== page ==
“Though grief is a lonely journey, it is far better than vengeance.”—Carey Richard
I once fancied myself a flower child—free love and all that. I missed the free love part—couldn’t get past my Protestant upbringing. Still though, I believed in the freedom principle. Those were insubordinate times, but looking back, it all seems rather innocent. We listened to ballads about peace, and love, and everybody getting along. We protested the war. We smoked a lot of acrid pot.
We would say things like, “If you love someone you will set them free.” Had something to do with not owning anything or anyone. We were free from materialism, encumbrances, and envy—or at least that was the plan. It didn’t really work out like we imagined.
Jealousy is not one of those emotions that is easily managed. It’s primitive. One of the first things we learn to say is, “It’s mine!” We have a primal yearn for exclusivity, especially regarding our lovers.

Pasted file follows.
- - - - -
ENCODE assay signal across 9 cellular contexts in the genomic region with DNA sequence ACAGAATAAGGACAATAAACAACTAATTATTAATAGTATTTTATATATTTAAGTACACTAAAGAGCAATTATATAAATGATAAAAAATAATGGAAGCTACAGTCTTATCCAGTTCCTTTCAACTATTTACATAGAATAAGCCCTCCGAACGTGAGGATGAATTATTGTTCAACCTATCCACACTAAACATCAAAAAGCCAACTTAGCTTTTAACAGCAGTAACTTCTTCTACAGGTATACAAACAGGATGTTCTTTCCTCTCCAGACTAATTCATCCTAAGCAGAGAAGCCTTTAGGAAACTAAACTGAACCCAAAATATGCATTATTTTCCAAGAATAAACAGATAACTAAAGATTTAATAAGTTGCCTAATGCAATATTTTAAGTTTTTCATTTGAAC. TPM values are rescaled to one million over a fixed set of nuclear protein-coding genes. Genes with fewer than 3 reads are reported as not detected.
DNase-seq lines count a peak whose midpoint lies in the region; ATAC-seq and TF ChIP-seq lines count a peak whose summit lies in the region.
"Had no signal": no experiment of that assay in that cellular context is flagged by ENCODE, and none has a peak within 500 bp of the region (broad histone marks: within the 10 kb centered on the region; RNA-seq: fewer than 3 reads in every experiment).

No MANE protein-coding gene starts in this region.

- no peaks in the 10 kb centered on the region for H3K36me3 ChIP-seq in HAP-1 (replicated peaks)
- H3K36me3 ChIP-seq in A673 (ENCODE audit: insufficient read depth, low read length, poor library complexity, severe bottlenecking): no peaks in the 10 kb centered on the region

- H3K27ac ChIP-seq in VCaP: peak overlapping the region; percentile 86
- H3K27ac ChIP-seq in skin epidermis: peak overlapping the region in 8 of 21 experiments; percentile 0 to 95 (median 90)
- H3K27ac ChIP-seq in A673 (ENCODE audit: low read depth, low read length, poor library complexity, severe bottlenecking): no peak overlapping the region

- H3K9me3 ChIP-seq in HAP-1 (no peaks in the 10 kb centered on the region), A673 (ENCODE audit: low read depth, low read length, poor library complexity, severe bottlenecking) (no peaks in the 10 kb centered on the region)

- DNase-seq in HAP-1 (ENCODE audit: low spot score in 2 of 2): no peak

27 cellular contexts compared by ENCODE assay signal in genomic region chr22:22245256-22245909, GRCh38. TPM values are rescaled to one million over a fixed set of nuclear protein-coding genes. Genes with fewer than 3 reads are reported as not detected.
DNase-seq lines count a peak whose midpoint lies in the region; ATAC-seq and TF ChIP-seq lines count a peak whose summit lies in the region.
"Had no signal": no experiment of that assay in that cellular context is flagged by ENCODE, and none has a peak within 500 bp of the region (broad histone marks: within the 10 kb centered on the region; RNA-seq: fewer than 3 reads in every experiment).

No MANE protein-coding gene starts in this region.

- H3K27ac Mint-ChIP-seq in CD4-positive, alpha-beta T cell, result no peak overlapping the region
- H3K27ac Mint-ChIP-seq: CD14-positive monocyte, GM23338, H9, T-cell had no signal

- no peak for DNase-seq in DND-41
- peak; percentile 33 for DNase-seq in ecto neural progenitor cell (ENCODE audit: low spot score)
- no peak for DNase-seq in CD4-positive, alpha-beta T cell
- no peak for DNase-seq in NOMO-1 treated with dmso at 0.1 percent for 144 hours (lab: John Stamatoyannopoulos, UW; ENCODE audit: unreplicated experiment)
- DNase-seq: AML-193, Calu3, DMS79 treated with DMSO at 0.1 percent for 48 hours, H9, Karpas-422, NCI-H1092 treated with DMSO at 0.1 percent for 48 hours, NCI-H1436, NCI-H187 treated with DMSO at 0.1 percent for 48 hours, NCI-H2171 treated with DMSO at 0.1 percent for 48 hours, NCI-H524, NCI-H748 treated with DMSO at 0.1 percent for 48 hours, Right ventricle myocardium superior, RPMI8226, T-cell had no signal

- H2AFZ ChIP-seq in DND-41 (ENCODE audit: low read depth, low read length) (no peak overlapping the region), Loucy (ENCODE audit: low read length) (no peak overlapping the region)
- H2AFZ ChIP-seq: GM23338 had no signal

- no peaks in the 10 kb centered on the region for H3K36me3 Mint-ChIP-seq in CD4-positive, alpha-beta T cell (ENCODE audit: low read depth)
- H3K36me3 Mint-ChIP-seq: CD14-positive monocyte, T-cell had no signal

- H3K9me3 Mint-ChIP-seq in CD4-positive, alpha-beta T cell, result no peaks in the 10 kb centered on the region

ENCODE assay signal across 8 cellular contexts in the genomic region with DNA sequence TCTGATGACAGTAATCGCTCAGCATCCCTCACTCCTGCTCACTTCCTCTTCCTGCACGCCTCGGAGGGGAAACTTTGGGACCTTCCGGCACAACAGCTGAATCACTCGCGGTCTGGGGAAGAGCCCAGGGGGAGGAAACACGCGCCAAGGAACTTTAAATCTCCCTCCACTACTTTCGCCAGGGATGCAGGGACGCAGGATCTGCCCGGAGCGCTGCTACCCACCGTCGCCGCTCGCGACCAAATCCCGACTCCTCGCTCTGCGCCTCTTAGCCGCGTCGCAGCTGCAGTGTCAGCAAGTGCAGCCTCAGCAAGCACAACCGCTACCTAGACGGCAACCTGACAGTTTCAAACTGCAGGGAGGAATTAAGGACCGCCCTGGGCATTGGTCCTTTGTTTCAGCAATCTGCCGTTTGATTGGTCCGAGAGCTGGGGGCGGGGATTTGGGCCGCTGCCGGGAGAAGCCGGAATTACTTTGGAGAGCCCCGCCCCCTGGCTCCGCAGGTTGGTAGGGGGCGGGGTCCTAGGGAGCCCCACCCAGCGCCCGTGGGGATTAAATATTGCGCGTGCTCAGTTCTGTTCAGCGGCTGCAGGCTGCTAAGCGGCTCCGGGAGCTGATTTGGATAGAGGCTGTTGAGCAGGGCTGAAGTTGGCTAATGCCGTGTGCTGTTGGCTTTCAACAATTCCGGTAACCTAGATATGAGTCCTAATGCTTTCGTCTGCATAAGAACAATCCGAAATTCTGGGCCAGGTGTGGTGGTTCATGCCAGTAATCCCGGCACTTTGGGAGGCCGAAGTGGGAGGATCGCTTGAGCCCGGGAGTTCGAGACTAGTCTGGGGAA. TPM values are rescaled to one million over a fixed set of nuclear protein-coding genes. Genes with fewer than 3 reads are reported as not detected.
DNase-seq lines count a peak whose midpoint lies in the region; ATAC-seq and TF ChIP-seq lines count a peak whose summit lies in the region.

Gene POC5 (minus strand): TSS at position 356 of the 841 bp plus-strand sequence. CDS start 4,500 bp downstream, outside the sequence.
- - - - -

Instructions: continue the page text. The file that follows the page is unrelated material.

Jealousy, it seems, has something to do with affections. For love is as strong as death, its jealousy as enduring as the grave. —Song of Solomon 8:6 NLT
There is a toxic kind of jealousy and there is a healthy kind of jealousy. We spot the difference almost innately. The toxic kind leads to irrational obsession. The healthy kind leads to acceptance, and sometimes, grief or loss.
I think that owning a person is not necessarily a bad thing. To own someone, and keep them to yourself as a cherished possession seems sensible. But it is true that you cannot keep a lover beyond his will. And it’s probably true that you cannot change a person. They must change themselves. And they must love themselves. And they must choose to love you.
I suppose that, in the end, jealousy is wasted emotional energy. But like the grave, jealousy cannot be denied. You will pay jealousy’s toll with either vengeance or grief. And though grief is a lonely journey it is far better than vengeance.